For over 20-years, the concept of Payments for Ecosystem Services (PES) has been evolving. During this time, an enhanced understanding of supporting sciences, potential frameworks, and protocol methods has emerged and continues to improve.
The Georgia Forestry Foundation (GFF) invested in this work to broaden the understanding of PES programs, identify potential opportunities, and to increase engagement with private forest landowners. PES programs offer a means to assist private forest landowners by providing technical and financial assistance deemed necessary to reduce forestland conversion to other land uses, improve or protect water quality, and sustain water quantity. This literature review, also informed by expert interviews and focus groups, identifies and opens the door to proven forest-to-water PES frameworks. It provides a context for developing a PES program addressing forests and water in the state of Georgia, and potentially other areas located in the Southeastern United States. It addresses the relevance of forest hydrology, engagement with private forest landowners, ecosystem service opportunities, and PES mechanisms and case studies that illustrate potential frameworks with a focus on needs and opportunities with the target region. The design of key influential PES program components is also addressed, including performance expectations, operation protocols, legal agreements, and payment terms.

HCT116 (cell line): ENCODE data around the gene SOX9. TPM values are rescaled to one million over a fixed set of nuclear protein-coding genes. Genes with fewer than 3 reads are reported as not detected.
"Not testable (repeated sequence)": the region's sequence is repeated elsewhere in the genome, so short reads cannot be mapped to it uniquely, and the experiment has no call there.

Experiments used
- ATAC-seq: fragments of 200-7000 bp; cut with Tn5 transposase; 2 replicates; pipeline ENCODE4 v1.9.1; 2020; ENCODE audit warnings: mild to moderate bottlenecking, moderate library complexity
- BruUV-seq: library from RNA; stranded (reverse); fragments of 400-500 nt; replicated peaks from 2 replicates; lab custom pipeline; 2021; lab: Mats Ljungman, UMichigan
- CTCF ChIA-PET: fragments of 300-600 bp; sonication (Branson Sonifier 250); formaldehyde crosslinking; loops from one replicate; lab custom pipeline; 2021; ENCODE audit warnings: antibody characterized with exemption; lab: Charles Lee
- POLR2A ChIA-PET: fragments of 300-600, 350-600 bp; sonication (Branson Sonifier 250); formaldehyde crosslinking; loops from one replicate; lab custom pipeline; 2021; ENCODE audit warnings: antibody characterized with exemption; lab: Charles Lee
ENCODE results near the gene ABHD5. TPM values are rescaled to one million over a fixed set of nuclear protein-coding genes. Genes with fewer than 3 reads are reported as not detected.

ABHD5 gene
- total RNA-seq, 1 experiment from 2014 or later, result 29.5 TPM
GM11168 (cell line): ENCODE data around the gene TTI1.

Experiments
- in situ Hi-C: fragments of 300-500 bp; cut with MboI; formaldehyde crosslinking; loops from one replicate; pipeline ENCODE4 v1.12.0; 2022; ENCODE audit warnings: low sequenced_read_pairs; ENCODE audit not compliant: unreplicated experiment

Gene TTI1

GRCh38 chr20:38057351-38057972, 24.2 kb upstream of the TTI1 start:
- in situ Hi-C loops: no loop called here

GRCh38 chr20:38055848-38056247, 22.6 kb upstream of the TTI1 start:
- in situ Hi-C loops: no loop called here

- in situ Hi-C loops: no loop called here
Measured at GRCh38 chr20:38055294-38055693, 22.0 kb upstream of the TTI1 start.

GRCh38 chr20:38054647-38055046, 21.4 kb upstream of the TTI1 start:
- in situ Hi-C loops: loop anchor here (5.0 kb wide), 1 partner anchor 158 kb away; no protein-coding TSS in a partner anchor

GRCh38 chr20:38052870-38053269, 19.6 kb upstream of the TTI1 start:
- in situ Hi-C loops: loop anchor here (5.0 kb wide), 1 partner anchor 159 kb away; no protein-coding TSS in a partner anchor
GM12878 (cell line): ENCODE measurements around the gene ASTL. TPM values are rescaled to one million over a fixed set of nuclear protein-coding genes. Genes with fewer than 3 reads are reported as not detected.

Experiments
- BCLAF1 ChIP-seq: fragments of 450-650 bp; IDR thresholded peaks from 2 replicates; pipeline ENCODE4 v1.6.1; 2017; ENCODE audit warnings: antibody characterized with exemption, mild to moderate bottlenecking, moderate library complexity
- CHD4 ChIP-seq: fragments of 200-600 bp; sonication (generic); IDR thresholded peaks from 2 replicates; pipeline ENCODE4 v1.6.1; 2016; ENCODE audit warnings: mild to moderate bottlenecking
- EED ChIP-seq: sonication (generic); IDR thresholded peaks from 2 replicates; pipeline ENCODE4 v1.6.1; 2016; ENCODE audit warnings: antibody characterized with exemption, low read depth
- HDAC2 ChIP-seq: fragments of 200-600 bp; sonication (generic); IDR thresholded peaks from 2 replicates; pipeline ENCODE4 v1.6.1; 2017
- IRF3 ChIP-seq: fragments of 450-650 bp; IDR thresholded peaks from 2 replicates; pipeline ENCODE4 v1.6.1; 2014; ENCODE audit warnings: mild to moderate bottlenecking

This work builds upon previous research in Georgia that explored and quantified ecosystem services and market opportunities. A key piece of prior work is Moore, et al. which identified the many ecosystem services that forests in Georgia provide. This work also builds upon established watershed level projects and partnerships, including the startup and advancement of the Savannah River’s Clean Water Fund (SRCWF), the first of its kind in the region. The partnerships established by the Southeastern Partnership for Forests and Water in the Oconee, Middle Chattahoochee, and Savannah River watersheds greatly enhance the opportunities to develop payment for ecosystem services programs.